When Constantine became Roman Emperor, he stopped the persecution of Christians, and, at the Council of Nicaea in 325 AD, he decided to set a common date to celebrate Easter – Christ’s Resurrection, to help unify the “Christian” Roman Empire.
Constantine’s insistence that the date of Easter be on a Sunday in the Roman solar calendar, resulted in abandoning the original Jewish method of determining the date of the Passover Feast, based on the lunar calendar – traditionally beginning the evening of 14th day of Nissan.
Constantine’s act was a defining moment in the split between what had been a predominately Jewish Christian Church — as Jesus and all his disciples were Jewish — and the emerging Gentile Christian Church.
The new method of determining the date of Easter was the first Sunday after the first paschal full moon falling on or after the Spring Equinox.
Tables were compiled with the future dates of Easter, but over time a slight discrepancy became evident.
“Equinox” is a solar calendar term: “equi” = “equal” and “nox” = “night.” Thus “equinox” is when the daytime and nighttime are of equal duration.
It occurs once in the Spring around March 20 and once in the Autumn around September 22.
In the year 325 AD, Easter was on March 21.
During the Middle Ages, France celebrated its New Year Day on Easter.
Other countries began their New Year on Christmas, December 25, and still others on Annunciation Day, March 25.
By 1582, it became clear that the Julian Calendar was slightly inaccurate, by about 11 minutes per year, resulting in the compiled tables having the date of Easter ten days ahead of the Spring Equinox, and even further from its origins in the Jewish Passover.
In 1582, Pope Gregory XIII decided to revise the calendar by eliminating ten days.
He set a leap year every 4th year with a minor adjustment.
There is NO leap year in years divisible by 100, but not by 400.
Thus, there is NO leap day in 1700, 1800, 1900, 2100;
but 1600, 2000, 2400 have leap days.
It sounds complicated, but it is so accurate that the Gregorian Calendar is the most internationally used calendar today.
Pope Gregory’s “Gregorian Calendar” also returned the beginning of the new year BACK to Julius Caesar’s January 1st date.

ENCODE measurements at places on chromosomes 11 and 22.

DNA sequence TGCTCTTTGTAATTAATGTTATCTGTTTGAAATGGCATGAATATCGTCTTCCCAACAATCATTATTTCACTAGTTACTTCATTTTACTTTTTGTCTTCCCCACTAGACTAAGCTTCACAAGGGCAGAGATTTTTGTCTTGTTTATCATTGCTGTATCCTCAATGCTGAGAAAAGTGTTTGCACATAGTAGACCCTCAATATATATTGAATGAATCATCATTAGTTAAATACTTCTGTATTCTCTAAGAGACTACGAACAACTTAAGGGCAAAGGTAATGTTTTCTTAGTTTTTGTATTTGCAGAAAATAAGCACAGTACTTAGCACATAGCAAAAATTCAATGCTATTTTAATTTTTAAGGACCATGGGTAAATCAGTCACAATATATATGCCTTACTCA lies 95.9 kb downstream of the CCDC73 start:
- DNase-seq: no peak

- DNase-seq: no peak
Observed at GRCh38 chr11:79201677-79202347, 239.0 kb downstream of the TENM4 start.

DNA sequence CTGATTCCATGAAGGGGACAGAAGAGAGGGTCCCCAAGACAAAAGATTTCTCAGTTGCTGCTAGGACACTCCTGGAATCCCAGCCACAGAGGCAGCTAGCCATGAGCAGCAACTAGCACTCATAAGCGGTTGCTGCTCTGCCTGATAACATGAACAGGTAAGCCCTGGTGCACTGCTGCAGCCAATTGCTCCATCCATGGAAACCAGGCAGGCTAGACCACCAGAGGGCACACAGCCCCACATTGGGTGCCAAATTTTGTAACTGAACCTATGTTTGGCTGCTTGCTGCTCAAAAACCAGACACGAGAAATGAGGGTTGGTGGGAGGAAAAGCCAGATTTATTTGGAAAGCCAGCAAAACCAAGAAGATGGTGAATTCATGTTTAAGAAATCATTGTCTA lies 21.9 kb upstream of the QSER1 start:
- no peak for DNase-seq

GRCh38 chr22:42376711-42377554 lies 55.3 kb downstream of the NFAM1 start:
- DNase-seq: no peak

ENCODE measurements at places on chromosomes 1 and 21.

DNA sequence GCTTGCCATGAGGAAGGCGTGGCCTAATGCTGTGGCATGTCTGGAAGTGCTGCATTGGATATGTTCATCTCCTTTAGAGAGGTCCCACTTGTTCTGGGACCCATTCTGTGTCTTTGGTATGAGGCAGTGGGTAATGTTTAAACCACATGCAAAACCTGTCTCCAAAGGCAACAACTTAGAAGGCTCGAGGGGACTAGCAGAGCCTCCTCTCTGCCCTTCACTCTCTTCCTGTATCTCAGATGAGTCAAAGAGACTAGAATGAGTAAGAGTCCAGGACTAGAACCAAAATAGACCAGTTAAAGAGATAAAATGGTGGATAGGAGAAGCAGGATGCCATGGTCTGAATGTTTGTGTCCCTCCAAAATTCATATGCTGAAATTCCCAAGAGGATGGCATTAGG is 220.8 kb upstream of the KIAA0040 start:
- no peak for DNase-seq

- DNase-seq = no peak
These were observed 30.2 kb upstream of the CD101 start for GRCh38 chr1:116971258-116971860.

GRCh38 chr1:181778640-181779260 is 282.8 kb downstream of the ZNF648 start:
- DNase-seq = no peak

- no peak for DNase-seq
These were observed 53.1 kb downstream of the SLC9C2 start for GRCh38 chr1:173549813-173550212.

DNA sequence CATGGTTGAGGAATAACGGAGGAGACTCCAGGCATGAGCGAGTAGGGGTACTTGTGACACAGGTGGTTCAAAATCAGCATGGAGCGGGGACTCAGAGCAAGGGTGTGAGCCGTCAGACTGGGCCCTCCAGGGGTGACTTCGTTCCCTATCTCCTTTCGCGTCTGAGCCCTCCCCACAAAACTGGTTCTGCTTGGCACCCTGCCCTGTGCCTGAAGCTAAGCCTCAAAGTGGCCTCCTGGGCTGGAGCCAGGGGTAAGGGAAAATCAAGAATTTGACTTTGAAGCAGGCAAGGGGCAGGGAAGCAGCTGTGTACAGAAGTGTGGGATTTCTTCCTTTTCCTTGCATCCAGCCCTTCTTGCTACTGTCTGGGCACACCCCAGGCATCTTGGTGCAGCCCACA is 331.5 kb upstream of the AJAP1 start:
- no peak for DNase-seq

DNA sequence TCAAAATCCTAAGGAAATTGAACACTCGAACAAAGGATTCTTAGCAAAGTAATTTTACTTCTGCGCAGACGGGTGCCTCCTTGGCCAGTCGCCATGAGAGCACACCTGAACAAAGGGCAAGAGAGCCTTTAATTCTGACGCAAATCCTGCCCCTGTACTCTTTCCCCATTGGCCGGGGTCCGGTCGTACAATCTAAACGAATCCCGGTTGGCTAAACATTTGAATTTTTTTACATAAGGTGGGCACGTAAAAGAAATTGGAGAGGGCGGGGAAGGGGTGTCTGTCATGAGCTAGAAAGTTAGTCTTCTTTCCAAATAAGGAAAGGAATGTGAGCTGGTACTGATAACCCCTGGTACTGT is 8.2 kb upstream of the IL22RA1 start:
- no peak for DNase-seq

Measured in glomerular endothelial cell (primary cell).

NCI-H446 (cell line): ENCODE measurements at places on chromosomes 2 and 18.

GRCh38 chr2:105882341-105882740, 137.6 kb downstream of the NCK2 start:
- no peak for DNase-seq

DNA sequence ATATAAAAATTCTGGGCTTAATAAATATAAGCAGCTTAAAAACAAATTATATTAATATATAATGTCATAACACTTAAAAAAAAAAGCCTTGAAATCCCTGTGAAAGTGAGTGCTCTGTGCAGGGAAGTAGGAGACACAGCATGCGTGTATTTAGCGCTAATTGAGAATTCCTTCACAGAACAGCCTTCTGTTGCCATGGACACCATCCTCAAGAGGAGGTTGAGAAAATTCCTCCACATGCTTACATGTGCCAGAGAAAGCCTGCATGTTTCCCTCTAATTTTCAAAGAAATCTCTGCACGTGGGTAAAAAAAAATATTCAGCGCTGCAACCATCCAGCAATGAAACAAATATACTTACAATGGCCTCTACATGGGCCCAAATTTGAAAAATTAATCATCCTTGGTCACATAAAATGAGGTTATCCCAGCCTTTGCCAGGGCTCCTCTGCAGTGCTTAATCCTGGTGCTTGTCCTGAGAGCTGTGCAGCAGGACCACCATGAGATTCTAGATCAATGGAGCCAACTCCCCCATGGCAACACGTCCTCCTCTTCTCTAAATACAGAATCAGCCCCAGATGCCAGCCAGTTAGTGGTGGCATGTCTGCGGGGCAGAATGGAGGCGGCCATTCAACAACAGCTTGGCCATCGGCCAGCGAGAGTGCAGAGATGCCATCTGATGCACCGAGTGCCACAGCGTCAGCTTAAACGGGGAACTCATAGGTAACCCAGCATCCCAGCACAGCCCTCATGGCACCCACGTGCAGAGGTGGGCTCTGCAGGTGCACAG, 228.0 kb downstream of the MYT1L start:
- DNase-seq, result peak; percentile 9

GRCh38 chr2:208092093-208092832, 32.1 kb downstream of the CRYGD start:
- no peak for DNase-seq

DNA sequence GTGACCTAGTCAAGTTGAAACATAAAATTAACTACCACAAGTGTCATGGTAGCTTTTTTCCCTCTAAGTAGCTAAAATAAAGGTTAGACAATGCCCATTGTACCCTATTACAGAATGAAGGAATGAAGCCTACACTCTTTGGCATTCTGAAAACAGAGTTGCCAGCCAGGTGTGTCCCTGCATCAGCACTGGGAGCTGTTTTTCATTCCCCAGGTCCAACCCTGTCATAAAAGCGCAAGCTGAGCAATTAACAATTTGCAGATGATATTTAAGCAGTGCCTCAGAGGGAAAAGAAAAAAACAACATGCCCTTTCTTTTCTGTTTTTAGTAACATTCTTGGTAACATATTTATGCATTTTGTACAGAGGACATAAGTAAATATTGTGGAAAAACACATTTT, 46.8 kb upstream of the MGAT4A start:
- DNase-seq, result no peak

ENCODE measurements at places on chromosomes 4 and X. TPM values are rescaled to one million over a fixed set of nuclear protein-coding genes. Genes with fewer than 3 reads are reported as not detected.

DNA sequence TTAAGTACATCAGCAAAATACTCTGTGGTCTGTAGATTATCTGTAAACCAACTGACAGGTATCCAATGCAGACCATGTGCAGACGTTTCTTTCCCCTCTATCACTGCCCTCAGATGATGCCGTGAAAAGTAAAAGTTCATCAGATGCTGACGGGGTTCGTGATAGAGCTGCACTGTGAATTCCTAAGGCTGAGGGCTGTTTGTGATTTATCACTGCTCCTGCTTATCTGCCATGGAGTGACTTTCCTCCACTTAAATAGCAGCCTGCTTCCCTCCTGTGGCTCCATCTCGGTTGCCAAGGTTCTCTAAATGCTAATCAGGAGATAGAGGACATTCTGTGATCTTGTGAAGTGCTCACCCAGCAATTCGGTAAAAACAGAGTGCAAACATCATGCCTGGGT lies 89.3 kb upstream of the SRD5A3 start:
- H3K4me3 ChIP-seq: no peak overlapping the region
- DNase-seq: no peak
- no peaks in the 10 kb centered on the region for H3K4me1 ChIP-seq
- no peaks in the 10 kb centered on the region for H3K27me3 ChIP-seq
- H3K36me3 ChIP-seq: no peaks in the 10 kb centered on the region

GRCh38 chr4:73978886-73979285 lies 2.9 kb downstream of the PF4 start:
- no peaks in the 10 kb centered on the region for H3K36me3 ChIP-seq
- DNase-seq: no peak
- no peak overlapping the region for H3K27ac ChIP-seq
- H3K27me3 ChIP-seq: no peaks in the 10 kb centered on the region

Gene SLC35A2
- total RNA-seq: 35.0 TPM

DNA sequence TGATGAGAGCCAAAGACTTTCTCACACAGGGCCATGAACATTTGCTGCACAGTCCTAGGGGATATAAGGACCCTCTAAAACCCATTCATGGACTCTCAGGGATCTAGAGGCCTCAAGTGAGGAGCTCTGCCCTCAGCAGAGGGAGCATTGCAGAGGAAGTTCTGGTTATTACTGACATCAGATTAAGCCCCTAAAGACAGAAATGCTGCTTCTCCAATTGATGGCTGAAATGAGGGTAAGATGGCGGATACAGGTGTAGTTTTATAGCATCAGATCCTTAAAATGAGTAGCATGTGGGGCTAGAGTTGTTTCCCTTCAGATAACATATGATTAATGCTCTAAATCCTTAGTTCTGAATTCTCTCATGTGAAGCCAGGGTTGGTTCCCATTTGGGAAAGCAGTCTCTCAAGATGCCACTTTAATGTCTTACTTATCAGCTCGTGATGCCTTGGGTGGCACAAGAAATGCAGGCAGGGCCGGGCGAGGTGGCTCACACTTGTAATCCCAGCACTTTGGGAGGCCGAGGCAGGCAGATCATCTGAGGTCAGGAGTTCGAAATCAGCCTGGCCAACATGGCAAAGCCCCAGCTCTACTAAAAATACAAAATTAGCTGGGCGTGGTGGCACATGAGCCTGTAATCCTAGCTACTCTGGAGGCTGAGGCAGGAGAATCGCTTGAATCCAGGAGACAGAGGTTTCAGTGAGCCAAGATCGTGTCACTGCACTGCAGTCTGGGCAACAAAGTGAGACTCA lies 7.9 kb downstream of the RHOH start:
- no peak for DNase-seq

As England was an Anglican Protestant country, it reluctantly postponed adopting the more accurate Catholic Gregorian Calendar.
Most of Protestant Europe did not adopt the Gregorian Calendar for nearly two centuries.
This gave rise to some interesting record keeping.
For example: ships would leave Protestant England on one date according to the Julian Calendar, called “Old Style” and arrive in Catholic Europe at an earlier date, as much of Europe was using the Gregorian Calendar, called “New Style.”
Another example is that England’s William Shakespeare and Spain’s Miguel de Cervantes, author of Man of La Mancha.
They died on the same date, April 23, 1616, but when the differences between England’s Julian Calendar and Spain’s Gregorian Calendar are removed, Cervantes actually died ten days before Shakespeare.
In 1752, England and its colonies finally adopted the Gregorian Calendar, but by that time there was an 11 day discrepancy between the “Old Style” (OS) and the “New Style” (NS).
When America finally adjusted its calendar, the day after September 2, 1752 (Old Style), became September 14, 1752 (New Style).
There were reportedly accounts of confusion and rioting.
As countries of Western Europe, particularly Portuguese, Spanish, French, Dutch and English, began to trade and establish colonies around the world, the Gregorian Calendar came into international use.
All dates in the world are either BC “Before Christ” or AD “Anno Domini” — meaning in the Year of the Lord’s Reign.
In the late 19th century and early 20th centuries, secularists in academia popularized the use of BCE – “Before Common Era” and CE “Common Era.”